By Peter Symonds
In the lead-up to this weekend’s Shangri-La Dialogue in Singapore, US Defence Secretary Ashton Carter on Wednesday bluntly declared that the US would continue its military provocations against China in the South China Sea.
The Pentagon deliberately inflamed tensions with Beijing last week by allowing a CNN news crew to fly on board a navy reconnaissance flight near Chinese-controlled atolls. The CNN report was designed to put a spotlight on China’s land reclamation activities. It also featured the warnings of Chinese authorities as the aircraft approached what China regards as its territory.
China issued a formal protest to the US on Monday. Its spokesperson condemned American actions as “utterly dangerous and irresponsible” and “highly likely to cause miscalculation and untoward incidents in the waters and airspace.”
Speaking in Hawaii yesterday, Carter again called for an immediate halt to China’s land reclamation activities, which the US insists are for military purposes. He made clear that the US would continue its “freedom of navigation” operations to challenge China’s territorial claims.
“There should be no mistake about this,” Carter declared, “the United States will fly, sail, and operate wherever international law allows, as we do around the world.”
In other words, under the pretext of “freedom of navigation,” the US will keep sending warships and warplanes near Chinese-administered islets, risking a clash that could rapidly escalate into conflict between the two nuclear-armed powers. Even more recklessly, the Pentagon is planning “freedom of navigation” missions to enter the 12-mile territorial limit around Chinese islets.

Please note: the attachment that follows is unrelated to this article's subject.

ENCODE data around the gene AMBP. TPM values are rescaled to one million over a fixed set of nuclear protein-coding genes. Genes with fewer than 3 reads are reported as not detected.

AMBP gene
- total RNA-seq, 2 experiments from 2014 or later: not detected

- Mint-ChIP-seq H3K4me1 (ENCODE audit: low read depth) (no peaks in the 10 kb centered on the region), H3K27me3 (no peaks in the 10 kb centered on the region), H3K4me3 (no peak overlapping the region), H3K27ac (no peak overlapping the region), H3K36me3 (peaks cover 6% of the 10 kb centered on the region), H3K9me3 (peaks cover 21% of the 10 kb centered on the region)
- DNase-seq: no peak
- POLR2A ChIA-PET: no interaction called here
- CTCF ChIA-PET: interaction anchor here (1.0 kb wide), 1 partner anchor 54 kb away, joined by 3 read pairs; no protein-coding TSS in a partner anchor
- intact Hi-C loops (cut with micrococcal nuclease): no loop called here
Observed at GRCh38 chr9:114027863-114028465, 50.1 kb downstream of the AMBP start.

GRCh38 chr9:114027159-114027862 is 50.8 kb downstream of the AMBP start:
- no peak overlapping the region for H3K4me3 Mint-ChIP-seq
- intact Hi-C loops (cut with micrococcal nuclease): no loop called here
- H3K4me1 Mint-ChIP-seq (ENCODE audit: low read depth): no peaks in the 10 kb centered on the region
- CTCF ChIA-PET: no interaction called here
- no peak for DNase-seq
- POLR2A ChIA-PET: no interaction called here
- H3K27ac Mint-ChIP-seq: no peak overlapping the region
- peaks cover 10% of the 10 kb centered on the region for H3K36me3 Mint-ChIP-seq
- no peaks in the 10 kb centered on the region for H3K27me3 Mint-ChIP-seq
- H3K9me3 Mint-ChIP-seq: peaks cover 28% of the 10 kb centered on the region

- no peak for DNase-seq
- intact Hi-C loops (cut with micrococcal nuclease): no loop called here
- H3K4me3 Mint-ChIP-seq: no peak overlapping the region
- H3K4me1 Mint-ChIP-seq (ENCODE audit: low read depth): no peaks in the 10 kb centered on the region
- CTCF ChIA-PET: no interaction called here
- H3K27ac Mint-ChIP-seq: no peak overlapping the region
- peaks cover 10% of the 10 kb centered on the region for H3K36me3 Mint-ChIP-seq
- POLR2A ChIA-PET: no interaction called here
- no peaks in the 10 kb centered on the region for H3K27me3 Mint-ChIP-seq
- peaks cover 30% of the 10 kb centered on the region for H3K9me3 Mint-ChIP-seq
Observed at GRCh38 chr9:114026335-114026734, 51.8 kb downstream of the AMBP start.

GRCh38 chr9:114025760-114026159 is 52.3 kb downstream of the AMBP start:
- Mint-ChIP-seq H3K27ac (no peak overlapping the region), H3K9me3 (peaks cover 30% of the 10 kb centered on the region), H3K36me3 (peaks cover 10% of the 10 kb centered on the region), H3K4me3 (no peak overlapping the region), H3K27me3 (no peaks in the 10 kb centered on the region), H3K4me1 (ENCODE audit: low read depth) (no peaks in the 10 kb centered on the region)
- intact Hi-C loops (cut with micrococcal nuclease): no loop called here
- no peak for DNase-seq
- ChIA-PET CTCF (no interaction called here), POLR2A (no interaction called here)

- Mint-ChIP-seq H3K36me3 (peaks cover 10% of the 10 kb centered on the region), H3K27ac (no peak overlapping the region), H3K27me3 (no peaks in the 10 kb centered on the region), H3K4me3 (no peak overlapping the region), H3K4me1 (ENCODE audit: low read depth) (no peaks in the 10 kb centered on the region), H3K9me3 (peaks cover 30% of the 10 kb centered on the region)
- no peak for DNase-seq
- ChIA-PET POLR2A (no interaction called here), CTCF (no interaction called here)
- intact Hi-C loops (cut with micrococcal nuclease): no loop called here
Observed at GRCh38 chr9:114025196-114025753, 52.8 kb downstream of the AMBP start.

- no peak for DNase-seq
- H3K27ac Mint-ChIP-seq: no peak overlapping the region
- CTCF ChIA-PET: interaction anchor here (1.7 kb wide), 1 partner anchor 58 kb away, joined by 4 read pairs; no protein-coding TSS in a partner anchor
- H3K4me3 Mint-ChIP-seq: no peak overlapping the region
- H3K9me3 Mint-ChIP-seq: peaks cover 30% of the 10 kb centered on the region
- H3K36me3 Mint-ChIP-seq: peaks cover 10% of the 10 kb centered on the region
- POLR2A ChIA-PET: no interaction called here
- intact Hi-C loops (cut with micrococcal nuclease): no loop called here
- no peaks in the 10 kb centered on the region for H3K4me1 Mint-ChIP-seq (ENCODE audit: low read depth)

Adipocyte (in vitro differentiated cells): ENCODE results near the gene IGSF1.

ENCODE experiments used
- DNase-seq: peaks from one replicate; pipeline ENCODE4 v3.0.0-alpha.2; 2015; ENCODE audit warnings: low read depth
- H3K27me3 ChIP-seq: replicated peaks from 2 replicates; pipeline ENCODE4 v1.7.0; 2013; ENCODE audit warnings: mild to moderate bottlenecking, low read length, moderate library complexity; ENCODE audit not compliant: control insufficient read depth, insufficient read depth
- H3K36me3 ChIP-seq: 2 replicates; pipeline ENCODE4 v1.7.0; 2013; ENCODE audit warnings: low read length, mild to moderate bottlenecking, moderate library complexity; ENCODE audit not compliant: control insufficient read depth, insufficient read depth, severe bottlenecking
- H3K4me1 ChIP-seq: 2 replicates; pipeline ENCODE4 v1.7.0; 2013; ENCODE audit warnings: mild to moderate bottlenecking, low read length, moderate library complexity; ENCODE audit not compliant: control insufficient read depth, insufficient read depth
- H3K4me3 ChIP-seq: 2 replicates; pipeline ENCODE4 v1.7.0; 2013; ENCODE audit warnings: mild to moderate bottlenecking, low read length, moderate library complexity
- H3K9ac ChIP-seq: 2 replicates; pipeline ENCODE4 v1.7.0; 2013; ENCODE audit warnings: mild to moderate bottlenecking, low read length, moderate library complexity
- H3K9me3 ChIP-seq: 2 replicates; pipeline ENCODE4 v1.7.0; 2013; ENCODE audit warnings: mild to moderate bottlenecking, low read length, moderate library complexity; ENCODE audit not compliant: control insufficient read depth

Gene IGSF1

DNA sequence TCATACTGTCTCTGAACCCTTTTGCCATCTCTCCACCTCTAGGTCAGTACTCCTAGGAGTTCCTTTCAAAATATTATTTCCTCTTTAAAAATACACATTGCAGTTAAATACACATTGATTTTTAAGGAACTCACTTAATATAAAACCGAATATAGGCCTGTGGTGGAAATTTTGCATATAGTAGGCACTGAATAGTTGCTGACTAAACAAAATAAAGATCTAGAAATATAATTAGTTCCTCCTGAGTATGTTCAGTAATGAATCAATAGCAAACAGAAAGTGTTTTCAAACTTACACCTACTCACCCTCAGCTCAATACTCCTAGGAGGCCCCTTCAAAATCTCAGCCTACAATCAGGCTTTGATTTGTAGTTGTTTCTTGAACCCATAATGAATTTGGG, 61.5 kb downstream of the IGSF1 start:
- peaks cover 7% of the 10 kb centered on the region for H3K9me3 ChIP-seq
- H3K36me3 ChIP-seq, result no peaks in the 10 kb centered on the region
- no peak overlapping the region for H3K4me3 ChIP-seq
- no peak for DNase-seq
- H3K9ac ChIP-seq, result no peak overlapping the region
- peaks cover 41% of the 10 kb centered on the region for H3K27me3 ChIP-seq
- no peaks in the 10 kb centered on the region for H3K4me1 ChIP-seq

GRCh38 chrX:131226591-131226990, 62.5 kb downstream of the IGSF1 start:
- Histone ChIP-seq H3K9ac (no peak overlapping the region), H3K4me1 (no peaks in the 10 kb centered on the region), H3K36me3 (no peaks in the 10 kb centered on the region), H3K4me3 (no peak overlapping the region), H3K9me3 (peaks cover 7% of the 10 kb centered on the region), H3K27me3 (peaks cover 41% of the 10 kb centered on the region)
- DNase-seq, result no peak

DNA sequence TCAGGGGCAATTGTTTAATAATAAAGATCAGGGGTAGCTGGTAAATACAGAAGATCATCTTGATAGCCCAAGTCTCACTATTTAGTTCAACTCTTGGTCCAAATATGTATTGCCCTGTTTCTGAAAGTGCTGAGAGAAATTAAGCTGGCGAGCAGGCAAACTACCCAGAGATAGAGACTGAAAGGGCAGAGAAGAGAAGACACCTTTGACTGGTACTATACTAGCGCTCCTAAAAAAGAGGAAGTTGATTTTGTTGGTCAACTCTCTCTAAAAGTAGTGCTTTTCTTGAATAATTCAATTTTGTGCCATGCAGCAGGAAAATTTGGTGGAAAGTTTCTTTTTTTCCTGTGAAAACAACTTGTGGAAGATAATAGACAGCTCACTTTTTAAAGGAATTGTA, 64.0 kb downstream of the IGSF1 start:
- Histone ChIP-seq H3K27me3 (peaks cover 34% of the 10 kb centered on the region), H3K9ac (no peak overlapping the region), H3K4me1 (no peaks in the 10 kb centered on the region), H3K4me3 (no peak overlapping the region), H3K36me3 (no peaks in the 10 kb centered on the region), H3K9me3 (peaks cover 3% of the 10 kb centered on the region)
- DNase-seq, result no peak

Carter accused China of being “out of step with both international norms that underscore the Asia Pacific’s security architecture and the regional consensus in favour of a non-coercive approach to this and other longstanding disputes.”
The cynicism involved in Carter’s remarks is breathtaking. Since 2010, the Obama administration has systematically exploited the maritime disputes in the South China Sea to drive a wedge between China and its South East Asian neighbours. Carter’s references to “international norms” are particularly hypocritical. Unlike China, the US has not ratified the UN Convention on the Law of the Sea (UNCLOS).
Having encouraged Vietnam and the Philippines to aggressively pursue their claims against China, the US is now flying military missions, thousands of kilometres from any American territory, aimed at provoking a response from China and a major international crisis to force Beijing to back down.
The US military intervention in the South China Sea is part of the broader “pivot to Asia”—a diplomatic, economic and military strategy directed against China, aimed at securing American hegemony throughout the region. Carter declared yesterday: “We will remain the principal security power in the Asia Pacific for decades to come.”
Carter’s remarks are a prelude to a showdown with Chinese officials at the annual Shangri-La Dialogue, which starts tomorrow. At last year’s gathering, Carter’s predecessor, Chuck Hagel, rebuked China for “destabilising, unilateral actions” in the South China Sea and warned that the US would “not look the other way.”